The safety of vaccines is up for debate, even ignoring the flawed vaccinations = autism connection. Reactions to vaccinations are not rare. Some people can’t have them because they’re allergic to the medium in which they’re grown (and you’re not going to know that with a 2-month-old baby who has only had breastmilk or formula in his/her system).

    You talk about super-strain bugs, Fiona, but what happens when we simply vaccinate against every bug out there instead of acquiring natural immunity? Our current population didn’t get where it is now by avoiding contagions. A strain of flu that would’ve killed someone in the 1500s isn’t going to kill us now, and it’s not because we’ve developed a vaccine for it.

    The editorial pointed out above is typical of the articles you see that are vehmently pro-vaccine. The math in the original AP article that’s quoted ("Kids whose parents refused vaccinations were 23 times more likely to get pertussis than kids who got the shots.") was off; it’s more like 4.5 times as likely, and, by the way, that also means that if you get the vaccine, you can still possibly get infected. The editorial is also wrong about the Hib cases: Only ONE death was in Minnesota (not all five), and that child had been vaccinated; he just hadn’t completed the series yet.

    Personally, I feel that some vaccinations are worth the risk to the individual to protect the whole, but most – especially the new ones, such as the chicken pox vaccine – are not. Individuals should absolutely have the right to decide for themselves what their health care treatment should entail. In the case of this family, there may very well be misinformation being provided to the family by the religious organization of which they’re a part, but that’s a separate issue, and I feel that it’s less dangerous and scary than having a government that decides what each individual does with his or her life. I don’t agree with the parents’ decision to withhold treatment, but that doesn’t mean I want the state deciding for them.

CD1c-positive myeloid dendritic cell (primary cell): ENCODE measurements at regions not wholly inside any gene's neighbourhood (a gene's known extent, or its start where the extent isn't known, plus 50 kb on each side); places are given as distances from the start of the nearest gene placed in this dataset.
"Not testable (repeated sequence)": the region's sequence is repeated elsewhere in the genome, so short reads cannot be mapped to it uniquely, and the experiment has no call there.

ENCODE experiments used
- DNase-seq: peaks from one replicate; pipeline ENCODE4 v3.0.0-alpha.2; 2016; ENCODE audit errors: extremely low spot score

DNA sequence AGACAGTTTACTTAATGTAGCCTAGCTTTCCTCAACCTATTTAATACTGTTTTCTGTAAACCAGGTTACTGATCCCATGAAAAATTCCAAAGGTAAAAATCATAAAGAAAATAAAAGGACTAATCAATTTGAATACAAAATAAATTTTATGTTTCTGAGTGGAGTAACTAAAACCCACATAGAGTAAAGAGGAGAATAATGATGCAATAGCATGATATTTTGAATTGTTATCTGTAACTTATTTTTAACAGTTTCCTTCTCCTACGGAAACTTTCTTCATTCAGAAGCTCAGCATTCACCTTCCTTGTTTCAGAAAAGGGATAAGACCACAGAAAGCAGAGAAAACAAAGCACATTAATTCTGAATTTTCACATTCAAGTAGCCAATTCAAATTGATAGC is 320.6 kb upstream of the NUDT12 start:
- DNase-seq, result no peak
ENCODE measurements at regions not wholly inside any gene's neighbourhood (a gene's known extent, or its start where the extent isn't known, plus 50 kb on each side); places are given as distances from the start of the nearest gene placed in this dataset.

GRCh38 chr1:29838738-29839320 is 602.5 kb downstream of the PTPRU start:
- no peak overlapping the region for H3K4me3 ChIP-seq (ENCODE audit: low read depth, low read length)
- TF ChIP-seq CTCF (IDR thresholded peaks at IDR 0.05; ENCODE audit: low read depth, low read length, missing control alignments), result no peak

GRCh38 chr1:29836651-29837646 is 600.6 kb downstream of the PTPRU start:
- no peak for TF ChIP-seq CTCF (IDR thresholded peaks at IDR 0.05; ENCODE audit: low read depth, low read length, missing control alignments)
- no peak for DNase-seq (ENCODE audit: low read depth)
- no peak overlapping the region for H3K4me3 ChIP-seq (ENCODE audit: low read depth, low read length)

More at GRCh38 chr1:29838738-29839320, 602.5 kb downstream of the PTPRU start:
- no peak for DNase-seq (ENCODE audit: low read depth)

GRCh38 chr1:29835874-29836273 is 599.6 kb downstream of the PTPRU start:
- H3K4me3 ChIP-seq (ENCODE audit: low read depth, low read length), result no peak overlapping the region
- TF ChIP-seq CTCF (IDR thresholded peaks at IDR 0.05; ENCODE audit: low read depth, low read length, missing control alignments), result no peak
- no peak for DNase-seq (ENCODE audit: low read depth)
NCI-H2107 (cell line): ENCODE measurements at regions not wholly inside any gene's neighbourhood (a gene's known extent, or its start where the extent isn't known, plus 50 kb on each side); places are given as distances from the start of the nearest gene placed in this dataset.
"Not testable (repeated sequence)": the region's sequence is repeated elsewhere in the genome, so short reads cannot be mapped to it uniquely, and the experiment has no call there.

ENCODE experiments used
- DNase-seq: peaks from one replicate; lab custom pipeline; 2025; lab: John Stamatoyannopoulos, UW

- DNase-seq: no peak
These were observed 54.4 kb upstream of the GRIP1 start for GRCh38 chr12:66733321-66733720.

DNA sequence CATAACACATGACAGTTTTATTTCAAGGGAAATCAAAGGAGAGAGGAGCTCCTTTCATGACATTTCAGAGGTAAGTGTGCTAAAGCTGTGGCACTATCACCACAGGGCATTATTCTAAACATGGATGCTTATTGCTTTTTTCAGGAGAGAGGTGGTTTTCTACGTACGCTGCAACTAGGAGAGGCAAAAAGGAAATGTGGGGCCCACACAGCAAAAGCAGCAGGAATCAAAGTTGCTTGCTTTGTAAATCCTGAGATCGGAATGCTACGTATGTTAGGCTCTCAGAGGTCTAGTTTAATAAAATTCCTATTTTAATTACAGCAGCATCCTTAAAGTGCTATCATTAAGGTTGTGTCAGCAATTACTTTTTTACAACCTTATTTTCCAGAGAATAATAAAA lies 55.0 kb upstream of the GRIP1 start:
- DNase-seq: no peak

3. emilysaysso on May 28th, 2009 @ 2:49 pm

    I’ve always argued for vaccinations on that basis that they do far more good than harm, but then again, I’m not a parent. I’d imagine if your kid is in the small percentage of children who are harmed by vaccines or any other government-mandated treatment, you probably don’t really give a damn that statistically, vaccines are a good thing.

    Then again, I’m not sure these children should then be put in public, government funded schools, putting others at risk.

    It’s a tricky issue, but again, I’m not a parent, so I’m not sure my opinion counts as much.

  4. jdbraun on May 28th, 2009 @ 4:17 pm

    I think it’s poor to compare the two issues.

    The Hauser’s decision directly affects only Daniel. When a parent chooses not to vaccinate their child, their choice affects not only their own child but potentially countless others.

    Results of a new study, published in the June issue of the journal Pediatrics, show that the biggest risk among children who are not vaccinated is the disease itself, as well as the risk of spreading it to more vulnerable populations who, for age or medical reasons, are unable to get vaccinated.

    It was terrifying as a new parent to go out to the grocery store with my 7 week-old daughter and think of all the diseases that she had not yet been vaccinated for. Vaccinations are for public health.

    To compare the two issues is similar in my mind to equating drinking alcohol and driving under the influence. The first is a personal matter, the other a mater of public safety.


  5. Robert Moffitt (justpbob) on May 29th, 2009 @ 8:45 am

    David asks "Is this the state over reaching their authority Nanny State style? Is this really a freedom of religion issue? Can there ever be agreement between the two sides on the issue of vaccinations,forced medical treatment, etc?"

    Bob answers: No, no, and sadly, no, I don’t think so.

  6. greg on May 29th, 2009 @ 9:13 am

    You can justify specific cases all you want, but the more power we give the state over our lives, the more and more they want.